Lifelogging

The rear LCD display on a Flip Video camrea

The rear LCD display on a Flip Video camera (Photo credit: Wikipedia)

Often today people worry about surveillance by the government with CCTV everywhere and intelligence agencies able to view what we do online (hi, Mr/Mrs NSA/GCHQ person) but there’s another side to the technology which is becoming ever more popular.

Many of us carry some form of video camera, I have a smartphone and a good compact camera that can record HD video, in fact I used this the other day to record a worker at our factory who was adamant he could cut a worktop with a saw that everyone else said was clearly blunt.  The resulting video is a possible candidate for YouTube, complete with Top Gear style “four hours later…” captions, as I joked at the time.

We now have the ability to record everything we experience in some way or another and people feel the need, or the desire, to do exactly that and share it with the world, even in their most intimate moments, as if to prove that they did it, or how good at it they were, so to speak.  It’s a standing joke that Instagram and Facebook are a repository of photos of people’s dinner but in some ways it’s true.  In any pub you go in there are groups of drinkers gurning at smartphone cameras, never again will you be able to get utterly pished without it being recorded.  I once had my glasses “borrowed” by a woman whose friend took a photo of her, wearing my glasses, with me kissing her cheek.  Months later a woman stood by me at a bar turned and said “I’ve got a photo of you on my Facebook.”  Same woman, same glasses.  Technology has made it simpler, quicker and cheaper to create a digital photo album or slide show that, without needing shelf-space or the setting up of a projector, can be virtually infinite in size, accessible anywhere, searchable and sorted by date.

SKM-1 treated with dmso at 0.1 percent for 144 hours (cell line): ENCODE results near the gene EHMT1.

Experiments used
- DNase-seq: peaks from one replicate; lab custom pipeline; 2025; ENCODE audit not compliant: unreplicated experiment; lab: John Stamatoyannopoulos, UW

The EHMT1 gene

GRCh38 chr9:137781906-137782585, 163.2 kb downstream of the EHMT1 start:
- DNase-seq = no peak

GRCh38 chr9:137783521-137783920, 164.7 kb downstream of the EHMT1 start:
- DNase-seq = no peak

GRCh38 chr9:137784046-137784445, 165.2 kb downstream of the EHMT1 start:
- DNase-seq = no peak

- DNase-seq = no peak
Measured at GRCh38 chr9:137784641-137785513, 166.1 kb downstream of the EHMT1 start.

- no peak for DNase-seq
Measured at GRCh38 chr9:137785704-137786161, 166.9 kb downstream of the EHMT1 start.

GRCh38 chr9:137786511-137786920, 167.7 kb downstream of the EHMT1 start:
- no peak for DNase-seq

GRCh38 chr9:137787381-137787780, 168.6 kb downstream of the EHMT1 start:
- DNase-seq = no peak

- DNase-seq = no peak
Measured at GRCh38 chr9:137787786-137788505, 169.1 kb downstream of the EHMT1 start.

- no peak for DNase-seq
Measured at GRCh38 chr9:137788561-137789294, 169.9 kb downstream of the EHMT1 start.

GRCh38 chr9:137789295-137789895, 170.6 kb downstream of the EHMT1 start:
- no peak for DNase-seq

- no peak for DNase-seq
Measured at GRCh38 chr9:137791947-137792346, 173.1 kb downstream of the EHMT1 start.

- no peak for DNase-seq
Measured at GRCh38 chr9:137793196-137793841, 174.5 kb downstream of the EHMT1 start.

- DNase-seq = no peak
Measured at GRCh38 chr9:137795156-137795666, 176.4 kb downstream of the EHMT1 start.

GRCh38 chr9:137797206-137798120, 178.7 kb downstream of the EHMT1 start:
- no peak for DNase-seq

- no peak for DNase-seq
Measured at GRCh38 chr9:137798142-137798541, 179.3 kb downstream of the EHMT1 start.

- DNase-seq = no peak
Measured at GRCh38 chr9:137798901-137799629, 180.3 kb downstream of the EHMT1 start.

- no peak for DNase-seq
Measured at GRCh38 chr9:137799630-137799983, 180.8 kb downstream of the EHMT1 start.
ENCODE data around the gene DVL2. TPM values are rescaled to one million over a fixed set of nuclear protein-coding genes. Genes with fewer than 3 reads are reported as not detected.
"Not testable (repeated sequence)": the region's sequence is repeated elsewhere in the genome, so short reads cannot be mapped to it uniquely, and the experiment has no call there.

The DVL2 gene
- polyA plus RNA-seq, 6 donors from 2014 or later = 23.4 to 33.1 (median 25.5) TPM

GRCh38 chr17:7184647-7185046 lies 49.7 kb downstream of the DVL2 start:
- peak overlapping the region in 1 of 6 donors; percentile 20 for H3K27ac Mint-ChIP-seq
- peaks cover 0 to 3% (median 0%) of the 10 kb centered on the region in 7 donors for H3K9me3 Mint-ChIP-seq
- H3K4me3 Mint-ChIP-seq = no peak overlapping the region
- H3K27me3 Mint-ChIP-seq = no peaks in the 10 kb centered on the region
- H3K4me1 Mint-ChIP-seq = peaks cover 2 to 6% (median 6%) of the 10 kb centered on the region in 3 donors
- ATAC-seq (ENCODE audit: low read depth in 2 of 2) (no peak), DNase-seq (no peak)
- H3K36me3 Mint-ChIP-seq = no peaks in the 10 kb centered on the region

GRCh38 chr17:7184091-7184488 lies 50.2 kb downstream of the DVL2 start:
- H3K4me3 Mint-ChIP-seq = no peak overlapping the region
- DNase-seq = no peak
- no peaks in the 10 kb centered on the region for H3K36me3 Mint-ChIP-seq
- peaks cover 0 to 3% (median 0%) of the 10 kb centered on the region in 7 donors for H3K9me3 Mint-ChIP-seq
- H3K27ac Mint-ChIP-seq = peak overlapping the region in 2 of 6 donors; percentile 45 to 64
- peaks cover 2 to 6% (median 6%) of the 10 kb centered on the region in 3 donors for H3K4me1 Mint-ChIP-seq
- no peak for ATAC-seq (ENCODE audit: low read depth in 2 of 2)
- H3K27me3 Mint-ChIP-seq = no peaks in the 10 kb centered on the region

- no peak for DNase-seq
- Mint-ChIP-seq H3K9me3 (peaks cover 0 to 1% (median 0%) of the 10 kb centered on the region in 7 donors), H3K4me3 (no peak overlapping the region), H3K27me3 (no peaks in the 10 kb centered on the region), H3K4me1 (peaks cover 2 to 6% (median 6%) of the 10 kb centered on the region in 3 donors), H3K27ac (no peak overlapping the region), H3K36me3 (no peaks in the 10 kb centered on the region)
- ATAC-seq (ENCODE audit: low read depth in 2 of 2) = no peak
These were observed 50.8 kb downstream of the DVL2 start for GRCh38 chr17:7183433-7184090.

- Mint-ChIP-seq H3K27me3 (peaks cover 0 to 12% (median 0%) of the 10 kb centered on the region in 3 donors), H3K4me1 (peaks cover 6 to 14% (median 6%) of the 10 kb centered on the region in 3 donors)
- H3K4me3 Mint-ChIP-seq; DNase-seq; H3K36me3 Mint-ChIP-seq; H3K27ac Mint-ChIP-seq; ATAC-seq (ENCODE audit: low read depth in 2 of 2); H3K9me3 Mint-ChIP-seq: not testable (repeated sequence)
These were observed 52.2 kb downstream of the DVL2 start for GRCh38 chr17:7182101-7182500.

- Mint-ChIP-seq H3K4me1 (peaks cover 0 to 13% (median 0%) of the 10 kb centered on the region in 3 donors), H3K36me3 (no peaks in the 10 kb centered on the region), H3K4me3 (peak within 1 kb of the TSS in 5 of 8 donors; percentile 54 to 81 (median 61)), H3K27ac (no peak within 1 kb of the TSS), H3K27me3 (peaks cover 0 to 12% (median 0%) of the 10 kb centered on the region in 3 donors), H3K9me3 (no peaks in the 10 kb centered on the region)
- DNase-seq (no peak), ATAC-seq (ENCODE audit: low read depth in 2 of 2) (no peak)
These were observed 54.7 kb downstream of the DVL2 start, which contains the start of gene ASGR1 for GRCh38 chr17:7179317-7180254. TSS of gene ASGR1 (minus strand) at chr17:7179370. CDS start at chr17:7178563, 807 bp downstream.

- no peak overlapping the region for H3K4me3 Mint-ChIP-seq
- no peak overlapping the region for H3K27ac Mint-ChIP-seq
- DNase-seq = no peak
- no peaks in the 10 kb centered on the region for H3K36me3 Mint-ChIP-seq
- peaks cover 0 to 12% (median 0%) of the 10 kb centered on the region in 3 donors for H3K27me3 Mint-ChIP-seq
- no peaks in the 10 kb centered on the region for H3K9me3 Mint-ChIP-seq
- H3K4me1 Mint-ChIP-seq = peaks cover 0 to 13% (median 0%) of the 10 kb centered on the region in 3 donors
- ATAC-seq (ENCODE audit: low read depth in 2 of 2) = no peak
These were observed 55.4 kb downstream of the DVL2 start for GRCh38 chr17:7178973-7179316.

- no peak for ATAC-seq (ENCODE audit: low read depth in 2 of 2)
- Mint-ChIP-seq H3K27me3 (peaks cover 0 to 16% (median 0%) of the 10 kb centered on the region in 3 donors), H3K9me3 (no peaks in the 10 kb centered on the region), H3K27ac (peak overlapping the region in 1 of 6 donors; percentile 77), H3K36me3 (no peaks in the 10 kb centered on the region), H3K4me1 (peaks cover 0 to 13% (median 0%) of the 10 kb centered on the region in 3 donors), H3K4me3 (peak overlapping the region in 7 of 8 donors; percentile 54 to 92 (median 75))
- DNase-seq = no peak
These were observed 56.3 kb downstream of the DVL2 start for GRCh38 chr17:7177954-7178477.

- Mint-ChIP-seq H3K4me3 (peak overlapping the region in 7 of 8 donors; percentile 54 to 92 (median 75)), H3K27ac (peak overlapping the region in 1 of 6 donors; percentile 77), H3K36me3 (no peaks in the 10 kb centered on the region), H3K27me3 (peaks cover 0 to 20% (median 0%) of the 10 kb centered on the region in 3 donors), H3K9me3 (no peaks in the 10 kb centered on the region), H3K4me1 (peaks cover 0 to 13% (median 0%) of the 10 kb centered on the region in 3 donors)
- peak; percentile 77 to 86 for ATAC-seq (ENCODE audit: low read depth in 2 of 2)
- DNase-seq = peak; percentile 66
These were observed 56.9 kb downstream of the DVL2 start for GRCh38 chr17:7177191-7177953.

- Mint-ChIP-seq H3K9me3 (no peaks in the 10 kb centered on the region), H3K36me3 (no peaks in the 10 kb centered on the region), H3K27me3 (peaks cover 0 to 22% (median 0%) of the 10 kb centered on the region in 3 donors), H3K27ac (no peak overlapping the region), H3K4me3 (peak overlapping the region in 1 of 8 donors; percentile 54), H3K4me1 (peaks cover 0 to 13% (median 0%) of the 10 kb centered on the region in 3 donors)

The next stage is again in the area of wearable technology.  Google’s Glass project, along with other similar techie-eyewear, promise the ability to instantly record anything you can see, which has worried many privacy campaigners despite the devices clearly having a red, Borg-like, light on the side when they’re recording.

The other type of device is specially designed for recording just about everything you experience – the Lifelogger.  Two devices have appeared so far, Autographer and Narrative, which are intended to document your life while you’re wearing it of course.  While you’re not you can imagine it sitting there wondering where you’d gone.   The two have different approaches, Autographer uses five sensors to detect location and changes in light and motion to take a photo when you change location of when it thinks you’re doing something interesting like running after someone.  Narrative takes a picture twice a minute.  When downloaded you can then look through what they’ve logged and perhaps see things you’d missed or remember something you’d forgotten – which might be both a blessing and a curse depending on the event.